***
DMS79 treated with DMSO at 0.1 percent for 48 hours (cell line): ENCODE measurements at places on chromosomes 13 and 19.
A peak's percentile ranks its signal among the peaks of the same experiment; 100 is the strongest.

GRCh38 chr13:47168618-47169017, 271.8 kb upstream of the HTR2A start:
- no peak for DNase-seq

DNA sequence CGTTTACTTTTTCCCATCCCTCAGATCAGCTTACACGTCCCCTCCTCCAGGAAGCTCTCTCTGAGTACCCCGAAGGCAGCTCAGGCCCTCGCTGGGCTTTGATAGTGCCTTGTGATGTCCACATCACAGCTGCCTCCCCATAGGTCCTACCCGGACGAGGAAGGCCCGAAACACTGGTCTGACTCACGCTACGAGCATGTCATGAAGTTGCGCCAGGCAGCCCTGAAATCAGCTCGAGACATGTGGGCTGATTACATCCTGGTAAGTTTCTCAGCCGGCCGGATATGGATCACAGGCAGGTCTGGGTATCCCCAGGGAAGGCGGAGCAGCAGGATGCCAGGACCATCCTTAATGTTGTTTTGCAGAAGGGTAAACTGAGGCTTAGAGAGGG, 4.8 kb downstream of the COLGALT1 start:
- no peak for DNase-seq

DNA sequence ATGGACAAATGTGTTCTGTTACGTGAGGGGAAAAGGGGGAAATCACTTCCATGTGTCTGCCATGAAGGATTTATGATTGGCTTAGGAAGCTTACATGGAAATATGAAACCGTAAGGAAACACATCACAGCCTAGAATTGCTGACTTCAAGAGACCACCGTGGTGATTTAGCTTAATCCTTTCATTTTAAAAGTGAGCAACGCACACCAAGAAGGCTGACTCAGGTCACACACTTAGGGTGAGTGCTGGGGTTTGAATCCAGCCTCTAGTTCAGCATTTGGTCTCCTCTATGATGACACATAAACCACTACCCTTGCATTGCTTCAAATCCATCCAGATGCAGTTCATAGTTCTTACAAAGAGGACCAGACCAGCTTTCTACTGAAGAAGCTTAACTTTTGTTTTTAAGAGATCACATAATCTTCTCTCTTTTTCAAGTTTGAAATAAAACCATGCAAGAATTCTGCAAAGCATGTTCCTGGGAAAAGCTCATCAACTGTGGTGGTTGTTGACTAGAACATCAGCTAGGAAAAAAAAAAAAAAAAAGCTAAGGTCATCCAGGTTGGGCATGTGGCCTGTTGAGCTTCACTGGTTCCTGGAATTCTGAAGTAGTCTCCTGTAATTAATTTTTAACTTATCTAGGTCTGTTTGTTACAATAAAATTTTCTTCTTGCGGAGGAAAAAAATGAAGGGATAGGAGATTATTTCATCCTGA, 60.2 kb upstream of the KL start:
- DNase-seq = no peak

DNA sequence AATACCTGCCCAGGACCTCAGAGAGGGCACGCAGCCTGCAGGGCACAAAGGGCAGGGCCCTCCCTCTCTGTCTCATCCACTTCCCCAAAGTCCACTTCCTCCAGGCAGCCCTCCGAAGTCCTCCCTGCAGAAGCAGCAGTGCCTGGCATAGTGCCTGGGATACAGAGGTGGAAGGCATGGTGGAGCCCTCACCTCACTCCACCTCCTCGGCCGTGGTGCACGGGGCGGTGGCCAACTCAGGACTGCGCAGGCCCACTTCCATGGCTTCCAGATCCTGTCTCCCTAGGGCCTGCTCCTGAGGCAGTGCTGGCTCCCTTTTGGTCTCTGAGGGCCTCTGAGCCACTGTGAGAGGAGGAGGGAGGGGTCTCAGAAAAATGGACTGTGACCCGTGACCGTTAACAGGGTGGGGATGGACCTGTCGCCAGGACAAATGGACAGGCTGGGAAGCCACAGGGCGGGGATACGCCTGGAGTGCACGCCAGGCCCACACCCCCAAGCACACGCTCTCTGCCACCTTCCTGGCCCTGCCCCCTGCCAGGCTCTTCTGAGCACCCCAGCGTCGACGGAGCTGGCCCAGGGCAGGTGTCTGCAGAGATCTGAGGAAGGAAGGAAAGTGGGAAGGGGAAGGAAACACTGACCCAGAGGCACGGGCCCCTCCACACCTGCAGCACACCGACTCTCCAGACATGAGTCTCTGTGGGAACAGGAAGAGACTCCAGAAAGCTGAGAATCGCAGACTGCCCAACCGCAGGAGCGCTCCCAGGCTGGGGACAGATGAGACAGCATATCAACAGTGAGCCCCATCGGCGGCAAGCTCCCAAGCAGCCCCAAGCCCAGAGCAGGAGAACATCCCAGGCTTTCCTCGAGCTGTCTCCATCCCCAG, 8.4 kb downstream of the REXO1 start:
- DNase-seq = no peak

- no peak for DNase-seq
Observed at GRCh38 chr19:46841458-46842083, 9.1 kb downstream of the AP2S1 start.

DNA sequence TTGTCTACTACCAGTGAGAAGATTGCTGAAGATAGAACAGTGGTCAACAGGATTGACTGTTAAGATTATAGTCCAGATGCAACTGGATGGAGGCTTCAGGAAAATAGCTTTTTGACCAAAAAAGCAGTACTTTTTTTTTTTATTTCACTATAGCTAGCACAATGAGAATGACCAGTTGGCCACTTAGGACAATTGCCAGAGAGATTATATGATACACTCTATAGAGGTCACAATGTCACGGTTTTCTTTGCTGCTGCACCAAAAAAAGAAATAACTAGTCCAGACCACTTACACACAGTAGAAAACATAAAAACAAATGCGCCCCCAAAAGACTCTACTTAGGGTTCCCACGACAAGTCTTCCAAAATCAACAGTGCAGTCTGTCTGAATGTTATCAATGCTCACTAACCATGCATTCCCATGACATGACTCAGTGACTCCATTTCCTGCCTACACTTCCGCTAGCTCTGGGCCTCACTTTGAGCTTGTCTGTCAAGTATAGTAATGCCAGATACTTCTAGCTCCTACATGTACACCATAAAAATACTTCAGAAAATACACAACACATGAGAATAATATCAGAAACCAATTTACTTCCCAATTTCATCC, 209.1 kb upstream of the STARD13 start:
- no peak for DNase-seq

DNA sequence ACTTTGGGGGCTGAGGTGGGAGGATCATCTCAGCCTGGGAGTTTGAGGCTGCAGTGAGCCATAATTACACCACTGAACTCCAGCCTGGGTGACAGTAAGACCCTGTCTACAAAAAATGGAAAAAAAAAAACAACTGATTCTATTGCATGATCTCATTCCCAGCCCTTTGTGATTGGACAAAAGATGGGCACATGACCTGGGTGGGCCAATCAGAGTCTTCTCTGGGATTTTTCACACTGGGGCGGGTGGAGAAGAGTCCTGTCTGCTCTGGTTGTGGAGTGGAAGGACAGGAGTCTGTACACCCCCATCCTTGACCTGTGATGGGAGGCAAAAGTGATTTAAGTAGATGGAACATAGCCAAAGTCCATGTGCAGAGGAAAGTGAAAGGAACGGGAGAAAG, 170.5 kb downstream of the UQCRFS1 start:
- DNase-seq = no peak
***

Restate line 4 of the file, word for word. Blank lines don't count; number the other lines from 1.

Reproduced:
- no peak for DNase-seq